A new Govern Function

Version 2.0 will also include a new Govern function in addition to the existing five Core Functions – Identify, Protect, Detect, Respond and Recover. The reflects the increasing criticality of cyber risk to make an accurate assessment of and more effectively manage overall enterprise risk.

NIST defines the Govern Function as establishing and monitoring the organization’s cybersecurity risk management strategy, expectations, and policy. The cross-cutting Govern function will help organizations align the other five Core CSF Functions with the broader organizational mission and stakeholder expectations.


Guidance on Implementation

Version 2.0 will see expanded implementation guidance and more context-based examples so organizations of various sizes across different industry sectors have a larger set of specific, targeted examples to draw on for improved execution. Implementation examples will be “maintained separately in an online format on the NIST Cybersecurity Framework website to allow for more frequent updates.”


Emphasis on Supply Chain Risk

As software supply chains become more complex and extensive, security gaps in organizations’ supply chain partners’ environments have emerged as a major source of cyber risk. The cybersecurity community recognizes this as a growing threat, and NIST has responded by adding a separate Supply Chain category under the new Govern Function in the CSF.

The ten subcategories under the main Supply Chain Category outline the steps to identify, establish, implement, monitor, and improve the Supply Chain Risk Management (SCRM) process. Organizations can use the process described in the Framework to ensure that supply chain security practices are integrated into cybersecurity and enterprise risk management programs, and that their “performance is monitored throughout the technology product and service life cycle.”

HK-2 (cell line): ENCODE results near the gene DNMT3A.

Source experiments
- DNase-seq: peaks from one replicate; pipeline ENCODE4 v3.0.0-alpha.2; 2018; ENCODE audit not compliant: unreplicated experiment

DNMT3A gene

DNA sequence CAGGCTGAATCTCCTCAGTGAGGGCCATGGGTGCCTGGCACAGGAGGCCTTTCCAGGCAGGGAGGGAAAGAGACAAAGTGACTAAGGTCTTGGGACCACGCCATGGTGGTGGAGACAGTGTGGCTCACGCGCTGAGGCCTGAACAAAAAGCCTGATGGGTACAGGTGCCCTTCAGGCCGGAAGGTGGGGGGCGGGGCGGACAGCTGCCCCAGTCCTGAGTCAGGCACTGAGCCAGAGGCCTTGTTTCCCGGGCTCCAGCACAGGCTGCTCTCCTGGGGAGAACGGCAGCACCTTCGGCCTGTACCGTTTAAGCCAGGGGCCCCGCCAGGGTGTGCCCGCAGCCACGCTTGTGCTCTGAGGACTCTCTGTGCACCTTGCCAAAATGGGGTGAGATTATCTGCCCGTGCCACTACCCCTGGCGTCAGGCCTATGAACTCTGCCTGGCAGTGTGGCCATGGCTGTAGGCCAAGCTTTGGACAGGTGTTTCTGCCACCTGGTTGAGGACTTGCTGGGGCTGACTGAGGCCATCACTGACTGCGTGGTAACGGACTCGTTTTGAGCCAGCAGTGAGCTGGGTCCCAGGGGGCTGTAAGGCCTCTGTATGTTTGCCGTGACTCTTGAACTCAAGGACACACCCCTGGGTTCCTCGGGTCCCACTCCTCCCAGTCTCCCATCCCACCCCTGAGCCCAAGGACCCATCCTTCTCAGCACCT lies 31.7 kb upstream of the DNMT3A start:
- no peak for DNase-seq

Measurement and Assessment

The responses to the original RFI released by NIST in 2022 reflected the need for enhanced guidance on measurement and assessment. The CSF does not prescribe specific standards or practices to meet cyber risk management outcomes but gives organizations the flexibility to assess their outcomes in ways that are relevant to their specific context. “An organization may choose to conduct an assessment and document the results by comparing the Current and Target Profiles they have created (Section 3).”

CSF 2.0 also includes a new “Improvement” Category under the “Identify” function. Organizations can use the process outlined here to identify improvements in their cybersecurity risk management (based on the CSF) and evaluate the efficacy of the program.


Learn more about NIST CSF 2.0

To learn more about what’s new in the NIST CSF 2.0, review the Initial Public Draft (August 2023) here.

CSF 2.0 Workshop Video Recordings can be accessed here:

NIST Cybersecurity Framework (CSF) 2.0 | Workshop #1

NIST Cybersecurity Framework (CSF) 2.0 | Workshop #2

Read NIST CSF 2.0 Concept Paper responses here – Community Response

Download the Cybersecurity Framework V1.1 (April 2018)